Signs of Life, by Anna Raverat
It is difficult to find much information about Anna Raverat on the internet and so from this I assume she must be quite a private author. She is descended from Gwendolen Raverat nee Darwin, granddaughter of Charles Darwin. Gwendolen was an artist and writer and married Jacques Raverat, a French painter. The couple settled in England and became members of the Bloomsbury Group, striking up a particular friendship with Virginia Woolf. This pattern seems to have followed down the family lines; Anna Raverat’s mother was a painter and her father a writer.
This literary lineage is evident in her first book, Signs of Life. This is written as a first book, the narrator is the writer, sitting down to write out her story. In fact, you may well spend a good deal of the book wondering how much of this is fiction and how close it may be to the author’s own story. She has included many examples of other authors’ work to show where she has drawn influences from in her writing, such as Joan Dideon and Stevie Smith. This is actually very cleverly woven in to the narration as it comes across as an absolute love of the written word and immediately conveys the impression that the author just has to write, and she does it very beautifully.
Of the actual story, it is not conventional and it took me a few chapters to work out what was actually going on here. This approach I came to love as the book moved on. The narrator is attempting to let go of an affair that she had ten years earlier, an affair that ended badly and has obviously stayed with her and is preventing her from moving forward with her life. It is said that in order to let go of a piece of your history once and for all, one must re-live it in its entirety and then its lessons may be understood and let go. As the narrator, Rachel, sits in her flat watching builders work on the block of flats opposite, she explores this story of hers and considers each angle of it. As she does this the line of the tale unfolds but it would be more explanatory to say we re-live it with her and look at it from inside her head.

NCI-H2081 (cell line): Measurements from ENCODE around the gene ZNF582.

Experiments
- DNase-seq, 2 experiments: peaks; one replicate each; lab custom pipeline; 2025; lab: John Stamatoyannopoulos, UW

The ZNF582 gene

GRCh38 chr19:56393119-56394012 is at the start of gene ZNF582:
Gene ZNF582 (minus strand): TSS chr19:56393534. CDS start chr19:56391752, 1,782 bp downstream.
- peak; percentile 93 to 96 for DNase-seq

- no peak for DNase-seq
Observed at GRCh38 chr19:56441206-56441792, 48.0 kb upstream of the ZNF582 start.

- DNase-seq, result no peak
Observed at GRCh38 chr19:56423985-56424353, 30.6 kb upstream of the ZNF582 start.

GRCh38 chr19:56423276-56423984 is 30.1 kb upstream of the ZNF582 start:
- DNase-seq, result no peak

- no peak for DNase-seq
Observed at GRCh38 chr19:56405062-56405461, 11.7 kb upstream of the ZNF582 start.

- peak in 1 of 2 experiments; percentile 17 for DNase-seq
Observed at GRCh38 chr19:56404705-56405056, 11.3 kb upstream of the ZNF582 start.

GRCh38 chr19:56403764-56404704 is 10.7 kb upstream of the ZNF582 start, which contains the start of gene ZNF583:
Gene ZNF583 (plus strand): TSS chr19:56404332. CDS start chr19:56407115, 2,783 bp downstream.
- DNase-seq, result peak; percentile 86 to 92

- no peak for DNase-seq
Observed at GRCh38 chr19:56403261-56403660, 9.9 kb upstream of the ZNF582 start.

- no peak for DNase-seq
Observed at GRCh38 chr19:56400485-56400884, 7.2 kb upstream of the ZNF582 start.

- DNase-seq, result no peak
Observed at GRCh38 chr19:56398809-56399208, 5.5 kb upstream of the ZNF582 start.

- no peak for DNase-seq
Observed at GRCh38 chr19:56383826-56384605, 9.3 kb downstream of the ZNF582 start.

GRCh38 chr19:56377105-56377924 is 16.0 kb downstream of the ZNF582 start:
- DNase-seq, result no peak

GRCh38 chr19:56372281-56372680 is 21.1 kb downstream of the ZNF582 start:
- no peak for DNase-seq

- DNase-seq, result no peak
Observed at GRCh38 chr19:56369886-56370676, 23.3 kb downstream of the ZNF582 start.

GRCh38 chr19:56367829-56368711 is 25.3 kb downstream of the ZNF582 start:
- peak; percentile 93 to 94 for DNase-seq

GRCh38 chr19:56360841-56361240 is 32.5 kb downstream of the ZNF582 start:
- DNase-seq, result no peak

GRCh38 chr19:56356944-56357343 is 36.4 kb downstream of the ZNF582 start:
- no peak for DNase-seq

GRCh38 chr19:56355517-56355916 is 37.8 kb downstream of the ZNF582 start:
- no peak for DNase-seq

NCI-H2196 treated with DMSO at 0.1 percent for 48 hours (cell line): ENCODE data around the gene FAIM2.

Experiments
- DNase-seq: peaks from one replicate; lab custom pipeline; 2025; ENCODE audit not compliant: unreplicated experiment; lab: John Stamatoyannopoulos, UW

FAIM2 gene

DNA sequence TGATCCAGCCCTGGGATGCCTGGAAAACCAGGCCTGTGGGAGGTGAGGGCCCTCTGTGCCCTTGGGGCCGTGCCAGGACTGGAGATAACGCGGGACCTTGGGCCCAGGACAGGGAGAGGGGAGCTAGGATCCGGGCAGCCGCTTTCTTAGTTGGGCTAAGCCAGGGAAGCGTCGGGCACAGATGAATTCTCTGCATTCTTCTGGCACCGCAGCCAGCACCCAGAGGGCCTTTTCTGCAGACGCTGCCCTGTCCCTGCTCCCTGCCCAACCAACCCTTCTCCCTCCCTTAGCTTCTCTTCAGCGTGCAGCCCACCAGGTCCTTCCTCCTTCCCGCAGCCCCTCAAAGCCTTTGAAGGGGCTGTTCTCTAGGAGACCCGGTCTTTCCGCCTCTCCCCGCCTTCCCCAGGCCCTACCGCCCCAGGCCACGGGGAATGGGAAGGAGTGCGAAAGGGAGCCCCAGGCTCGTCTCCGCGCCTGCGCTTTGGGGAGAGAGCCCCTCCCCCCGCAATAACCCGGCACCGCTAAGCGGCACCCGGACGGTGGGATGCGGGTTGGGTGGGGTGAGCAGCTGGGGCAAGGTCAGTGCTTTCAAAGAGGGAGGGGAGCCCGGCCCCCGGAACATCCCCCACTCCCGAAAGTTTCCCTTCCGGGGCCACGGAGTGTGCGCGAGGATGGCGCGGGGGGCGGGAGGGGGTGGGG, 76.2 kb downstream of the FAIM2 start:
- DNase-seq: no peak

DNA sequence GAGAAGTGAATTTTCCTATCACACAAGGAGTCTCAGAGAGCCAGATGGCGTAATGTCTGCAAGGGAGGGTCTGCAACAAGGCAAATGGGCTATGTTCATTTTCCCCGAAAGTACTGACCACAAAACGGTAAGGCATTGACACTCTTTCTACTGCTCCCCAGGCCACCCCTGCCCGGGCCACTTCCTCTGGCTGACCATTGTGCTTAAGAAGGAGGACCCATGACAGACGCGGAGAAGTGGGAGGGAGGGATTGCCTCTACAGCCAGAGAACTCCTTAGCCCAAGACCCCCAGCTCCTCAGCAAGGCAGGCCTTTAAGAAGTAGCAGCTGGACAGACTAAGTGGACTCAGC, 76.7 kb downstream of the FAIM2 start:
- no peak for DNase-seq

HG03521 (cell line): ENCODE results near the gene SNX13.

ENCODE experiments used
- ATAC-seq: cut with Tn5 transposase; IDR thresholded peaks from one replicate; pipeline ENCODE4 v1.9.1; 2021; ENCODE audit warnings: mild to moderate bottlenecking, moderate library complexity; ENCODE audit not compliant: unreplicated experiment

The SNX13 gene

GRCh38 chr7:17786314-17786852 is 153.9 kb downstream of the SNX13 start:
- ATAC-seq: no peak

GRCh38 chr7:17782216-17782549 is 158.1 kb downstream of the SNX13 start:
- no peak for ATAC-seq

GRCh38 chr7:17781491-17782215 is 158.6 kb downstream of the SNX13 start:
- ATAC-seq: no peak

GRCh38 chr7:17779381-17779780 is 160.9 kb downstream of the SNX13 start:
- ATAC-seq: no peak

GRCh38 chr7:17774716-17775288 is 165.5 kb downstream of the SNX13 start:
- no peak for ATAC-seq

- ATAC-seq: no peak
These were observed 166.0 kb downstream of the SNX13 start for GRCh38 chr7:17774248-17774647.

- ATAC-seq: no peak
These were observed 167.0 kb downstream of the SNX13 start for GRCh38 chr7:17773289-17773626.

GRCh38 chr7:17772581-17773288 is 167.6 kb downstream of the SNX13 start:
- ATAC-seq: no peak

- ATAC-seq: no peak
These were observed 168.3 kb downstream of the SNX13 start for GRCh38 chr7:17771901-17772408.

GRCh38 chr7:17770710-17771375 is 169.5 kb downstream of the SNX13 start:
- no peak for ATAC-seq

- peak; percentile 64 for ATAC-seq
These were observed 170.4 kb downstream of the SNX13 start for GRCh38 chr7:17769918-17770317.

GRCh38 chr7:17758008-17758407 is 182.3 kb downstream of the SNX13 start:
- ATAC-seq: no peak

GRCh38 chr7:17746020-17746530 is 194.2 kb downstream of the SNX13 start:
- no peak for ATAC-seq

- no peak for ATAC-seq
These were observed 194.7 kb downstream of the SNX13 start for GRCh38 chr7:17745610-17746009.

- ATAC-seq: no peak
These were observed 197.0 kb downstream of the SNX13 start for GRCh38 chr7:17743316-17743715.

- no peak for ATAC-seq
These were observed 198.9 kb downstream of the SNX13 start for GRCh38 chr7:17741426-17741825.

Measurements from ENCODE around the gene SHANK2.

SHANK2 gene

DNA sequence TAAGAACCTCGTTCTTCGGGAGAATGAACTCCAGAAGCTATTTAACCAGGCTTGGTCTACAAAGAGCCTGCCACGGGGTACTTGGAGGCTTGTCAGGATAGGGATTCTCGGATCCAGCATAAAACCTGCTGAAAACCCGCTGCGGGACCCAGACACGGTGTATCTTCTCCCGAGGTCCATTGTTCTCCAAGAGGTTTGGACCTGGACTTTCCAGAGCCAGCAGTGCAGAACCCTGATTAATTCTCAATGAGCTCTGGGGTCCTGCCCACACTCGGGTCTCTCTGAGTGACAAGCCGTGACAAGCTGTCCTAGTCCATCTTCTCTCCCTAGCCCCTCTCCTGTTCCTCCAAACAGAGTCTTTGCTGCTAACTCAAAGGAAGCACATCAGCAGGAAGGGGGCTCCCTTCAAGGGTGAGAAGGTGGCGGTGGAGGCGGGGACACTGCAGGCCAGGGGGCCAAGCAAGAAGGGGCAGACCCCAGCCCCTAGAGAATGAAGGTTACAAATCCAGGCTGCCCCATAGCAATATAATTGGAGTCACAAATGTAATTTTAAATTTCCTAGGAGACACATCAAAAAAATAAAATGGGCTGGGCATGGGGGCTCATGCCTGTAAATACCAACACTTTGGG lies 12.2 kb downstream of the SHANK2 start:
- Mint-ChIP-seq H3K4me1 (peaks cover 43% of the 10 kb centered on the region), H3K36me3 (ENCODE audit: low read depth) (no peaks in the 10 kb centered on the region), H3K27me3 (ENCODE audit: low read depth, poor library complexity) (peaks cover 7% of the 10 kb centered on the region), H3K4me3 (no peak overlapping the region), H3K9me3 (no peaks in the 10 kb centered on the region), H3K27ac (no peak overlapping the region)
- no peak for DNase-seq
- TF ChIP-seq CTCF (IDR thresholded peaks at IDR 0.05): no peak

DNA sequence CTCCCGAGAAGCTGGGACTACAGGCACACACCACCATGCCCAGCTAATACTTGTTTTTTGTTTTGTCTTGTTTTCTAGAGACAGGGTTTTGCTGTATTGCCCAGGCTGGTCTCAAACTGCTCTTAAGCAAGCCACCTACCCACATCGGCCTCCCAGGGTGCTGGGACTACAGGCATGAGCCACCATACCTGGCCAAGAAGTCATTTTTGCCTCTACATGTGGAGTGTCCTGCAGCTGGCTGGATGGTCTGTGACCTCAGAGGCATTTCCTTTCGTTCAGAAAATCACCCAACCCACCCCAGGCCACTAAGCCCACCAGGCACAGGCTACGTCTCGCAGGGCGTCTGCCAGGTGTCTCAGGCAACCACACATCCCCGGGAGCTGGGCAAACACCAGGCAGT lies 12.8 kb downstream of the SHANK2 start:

Many reviews of this book have described the protagonist, Rachel as an unlikeable character but I disagree. Rachel’s voice is like a heavy sigh, deep and full of watery emotion. This is something that could happen to anyone and as it is written the narrator’s voice is very close to the reader, she opens up to us and confides in us on a level beyond the attempts of most writers. She is not telling us a story, she is bringing us into her unburdening and makes us a part of the book.
As Rachel is writing about her own life, she also comments on many interesting points of life writing. How do you write a true story from a one-sided memory? How do you not paint yourself in the most positive light? How do you get past what the reader will think of you to give an honest account of how you behaved? This is another reason that I disagree with the idea that Rachel is unlikeable because she is trying her hardest to be honest. If everyone was honest about themselves, how many people would really be so likeable? Most of us have darkness inside of us and sometimes other people bring it out and make us see how much we really have.
This book is beautiful and an amazingly heartfelt first work. Anna Raverat has an original approach to writing and is obviously in love with words and phrases. I eagerly await further work from her, I will be very interested to see which direction she might take next as I suspect she is an unpredictable writer.